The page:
And then I had to go up front because I was the Scripture reader today - and although I had prepped him and talked to him about how he was just supposed to stay in the chairs with Evie and Lily for a minute - he instead of course ran after me screaming. "Mom! Mom! Come back! Come down from there!"
Thankfully a friend was sitting near the front and swooped him up in her arms and carried him to the back of the room. Then during the message, after his bag of snacks was gone (which of course I still pack to occupy them for a bit while I try to learn), he is again under the chair, on the chair, in my lap, under my feet, sitting on his sister's head, laughing at the teen boy behind us (who I am pretty sure had no idea why Greg was laughing at him), running to get a drink, and so on.
And then after he EXCLAIMS "Mom, It's Over!" He's off. He's gone. In a large room of a couple hundred people moving around, Greg's gone. He's off sprinting somewhere and I'm left in the dust trying to pick up crayons. And friends say, "Hi Rebecca!" and I rush by them barely able to say hi back because I'm trying to make sure my three-year-old sprinter doesn't go run himself in front of a car. So the whole "love of fellowship" piece is thrown out the window at this point.
I realize now that you're wondering why on earth I think this is worth it. Believe it or not, I'm actually NOT trying to talk you out of family worship. I'm actually trying to talk you into it.
Because of this. Because in the midst of all the chaos, Gregory folded his hands with me today and prayed The Lord's Prayer. He couldn't keep up with the pace of the congregation saying those ancient sacred words, but he tried. And he really prayed. And then he sang all the words to one of my favorite worship songs today. He sang, "Bless the Lord oh my soul, Oh my soul, Worship His holy Name. Sing like never before, Oh my soul, I'll worship your holy name."
I was holding Greg in my arms as we stood and sang that song, and he sang all the words. Do you know what it's like to hear your three-year-old son sing the last verse of that song? "And on that day when my strength is failing, the end draws near and my time has come; still my soul will sing your praise unending, 10,000 years and then forever more." Do you know what it's like to have your little boy, who can be so defiant and naughty but whose heart really is so loving and so full of love for God, sing those words? Many of you do know. It's amazing. It's worship. My mom is in eternity and my three-year-old is singing about eternity. That, my friends, is something to behold.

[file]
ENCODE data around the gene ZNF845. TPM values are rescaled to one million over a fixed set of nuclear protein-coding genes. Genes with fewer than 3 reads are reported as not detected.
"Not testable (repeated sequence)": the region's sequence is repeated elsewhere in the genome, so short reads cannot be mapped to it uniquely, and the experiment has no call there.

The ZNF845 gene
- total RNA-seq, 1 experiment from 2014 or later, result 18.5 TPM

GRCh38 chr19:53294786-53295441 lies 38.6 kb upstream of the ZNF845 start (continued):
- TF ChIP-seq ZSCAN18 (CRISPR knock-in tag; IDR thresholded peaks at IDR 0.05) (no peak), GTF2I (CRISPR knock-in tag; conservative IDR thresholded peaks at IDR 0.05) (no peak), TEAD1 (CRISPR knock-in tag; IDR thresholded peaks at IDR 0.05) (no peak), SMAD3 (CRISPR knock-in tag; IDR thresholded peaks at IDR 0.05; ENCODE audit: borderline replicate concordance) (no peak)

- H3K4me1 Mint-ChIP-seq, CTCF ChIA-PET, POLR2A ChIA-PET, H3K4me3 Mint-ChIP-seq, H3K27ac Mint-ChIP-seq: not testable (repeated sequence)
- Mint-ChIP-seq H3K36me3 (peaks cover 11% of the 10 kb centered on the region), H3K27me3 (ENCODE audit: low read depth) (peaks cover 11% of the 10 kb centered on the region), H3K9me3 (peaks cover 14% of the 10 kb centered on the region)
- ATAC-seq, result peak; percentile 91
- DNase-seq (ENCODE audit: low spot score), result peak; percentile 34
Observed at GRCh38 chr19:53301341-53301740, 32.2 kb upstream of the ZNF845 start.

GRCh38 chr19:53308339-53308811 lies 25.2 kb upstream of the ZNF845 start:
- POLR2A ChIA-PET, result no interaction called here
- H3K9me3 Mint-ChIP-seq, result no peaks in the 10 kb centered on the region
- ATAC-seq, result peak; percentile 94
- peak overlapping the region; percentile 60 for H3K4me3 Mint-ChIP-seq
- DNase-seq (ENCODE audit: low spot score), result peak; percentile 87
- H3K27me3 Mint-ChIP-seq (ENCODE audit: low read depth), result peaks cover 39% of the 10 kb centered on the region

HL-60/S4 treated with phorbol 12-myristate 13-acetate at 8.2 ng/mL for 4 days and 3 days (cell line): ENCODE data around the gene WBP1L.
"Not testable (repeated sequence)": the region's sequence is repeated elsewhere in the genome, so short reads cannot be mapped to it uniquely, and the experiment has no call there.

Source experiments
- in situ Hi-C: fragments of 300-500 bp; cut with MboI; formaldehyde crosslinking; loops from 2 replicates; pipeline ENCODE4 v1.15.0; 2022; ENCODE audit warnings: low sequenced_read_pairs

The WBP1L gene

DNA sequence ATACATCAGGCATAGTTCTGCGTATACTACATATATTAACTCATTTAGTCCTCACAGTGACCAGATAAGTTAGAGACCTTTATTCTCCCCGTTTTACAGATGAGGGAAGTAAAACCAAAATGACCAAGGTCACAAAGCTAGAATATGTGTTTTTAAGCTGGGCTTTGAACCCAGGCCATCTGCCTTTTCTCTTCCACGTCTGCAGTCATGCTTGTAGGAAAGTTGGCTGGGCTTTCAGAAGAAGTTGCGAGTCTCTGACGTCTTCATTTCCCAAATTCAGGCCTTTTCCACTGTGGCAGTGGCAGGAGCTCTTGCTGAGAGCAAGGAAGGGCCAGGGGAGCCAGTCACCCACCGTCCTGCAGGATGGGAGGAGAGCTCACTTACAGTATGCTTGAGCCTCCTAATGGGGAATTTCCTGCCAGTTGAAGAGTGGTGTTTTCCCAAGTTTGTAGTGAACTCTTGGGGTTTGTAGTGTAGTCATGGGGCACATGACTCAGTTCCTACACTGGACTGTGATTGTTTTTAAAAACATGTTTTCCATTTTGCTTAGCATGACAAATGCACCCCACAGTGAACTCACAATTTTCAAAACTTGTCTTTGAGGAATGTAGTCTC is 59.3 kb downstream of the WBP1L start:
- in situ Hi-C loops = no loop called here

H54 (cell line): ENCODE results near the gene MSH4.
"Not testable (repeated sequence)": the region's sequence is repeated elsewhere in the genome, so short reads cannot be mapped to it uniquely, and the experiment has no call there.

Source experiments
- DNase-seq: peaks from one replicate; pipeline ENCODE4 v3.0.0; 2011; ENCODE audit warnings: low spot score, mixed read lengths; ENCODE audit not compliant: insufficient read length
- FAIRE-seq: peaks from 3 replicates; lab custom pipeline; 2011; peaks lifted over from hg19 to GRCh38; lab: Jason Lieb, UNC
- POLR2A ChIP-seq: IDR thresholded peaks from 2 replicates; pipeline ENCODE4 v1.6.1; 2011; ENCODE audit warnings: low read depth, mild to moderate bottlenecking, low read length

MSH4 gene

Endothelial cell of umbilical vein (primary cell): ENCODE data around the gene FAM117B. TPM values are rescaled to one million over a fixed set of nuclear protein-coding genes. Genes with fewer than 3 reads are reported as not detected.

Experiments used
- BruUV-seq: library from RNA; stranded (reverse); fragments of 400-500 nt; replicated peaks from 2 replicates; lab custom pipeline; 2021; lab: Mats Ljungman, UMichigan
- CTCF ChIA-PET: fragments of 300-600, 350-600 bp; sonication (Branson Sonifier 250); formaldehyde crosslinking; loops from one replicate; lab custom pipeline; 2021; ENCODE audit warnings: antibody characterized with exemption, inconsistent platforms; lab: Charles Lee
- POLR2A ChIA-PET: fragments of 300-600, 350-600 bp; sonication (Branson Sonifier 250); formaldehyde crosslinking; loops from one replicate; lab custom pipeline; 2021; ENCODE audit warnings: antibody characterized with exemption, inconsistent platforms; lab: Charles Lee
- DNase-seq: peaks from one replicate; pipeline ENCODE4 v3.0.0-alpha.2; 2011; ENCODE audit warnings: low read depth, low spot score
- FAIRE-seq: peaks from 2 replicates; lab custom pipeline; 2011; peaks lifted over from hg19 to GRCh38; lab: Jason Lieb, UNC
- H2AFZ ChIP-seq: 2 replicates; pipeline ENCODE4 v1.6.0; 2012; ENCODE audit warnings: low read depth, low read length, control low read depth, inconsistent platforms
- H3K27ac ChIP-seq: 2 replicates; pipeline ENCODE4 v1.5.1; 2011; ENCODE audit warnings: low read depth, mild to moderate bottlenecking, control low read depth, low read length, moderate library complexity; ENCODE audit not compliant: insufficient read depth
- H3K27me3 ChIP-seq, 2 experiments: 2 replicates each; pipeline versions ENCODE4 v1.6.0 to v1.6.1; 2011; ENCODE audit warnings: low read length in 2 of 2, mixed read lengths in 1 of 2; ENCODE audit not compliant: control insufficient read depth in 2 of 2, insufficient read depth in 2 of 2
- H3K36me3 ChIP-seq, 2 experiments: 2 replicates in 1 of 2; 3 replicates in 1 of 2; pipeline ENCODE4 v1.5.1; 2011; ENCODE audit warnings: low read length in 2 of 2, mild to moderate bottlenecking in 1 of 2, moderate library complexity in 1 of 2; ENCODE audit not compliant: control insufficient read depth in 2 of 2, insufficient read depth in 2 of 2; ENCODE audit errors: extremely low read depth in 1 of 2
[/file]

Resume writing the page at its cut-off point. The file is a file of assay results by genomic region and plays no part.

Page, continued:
And right next to us my 7 and 5 year old girls were singing right along with us, "Bless the Lord, oh my soul, worship His holy name." They were worshiping. Such beautiful praise. And during our pancake lunch we practiced our Bible verse again and they wanted to recite it alone without my help. And they got it.
So the morning was hectic yes, but it's so worth it. And the afternoon is hectic too. As I'm typing this my girls have been fighting in their room while playing Barbies and I've had to pause more than once to reprimand them...please don't wake your napping brothers!
So the chaos is constant for sure. In church and out of church. I honestly don't expect the chaos to subside until they are all grown and have moved out of the house, and then I'll ache for the chaos and count the minutes til I get to go immerse myself in my grandkids' chaos.
It's always chaotic. And yes, making it through the worship service is my goal most Sundays. But I think it's a good goal. Because in the midst of making it through my babes praise the Lord. And they see me and Paul praising the Lord. And they hear the love and grace and truth of God proclaimed. And they see the bread and the wine. And they watch as both babies and adults are baptized in Christ. And they pray, alongside people of all generations, those ancient words that Jesus taught us to pray. And they sing powerful songs about the reality of Heaven and the glory of God. And it's really good. And it's worth it.
Out of the mouth of babies and infants,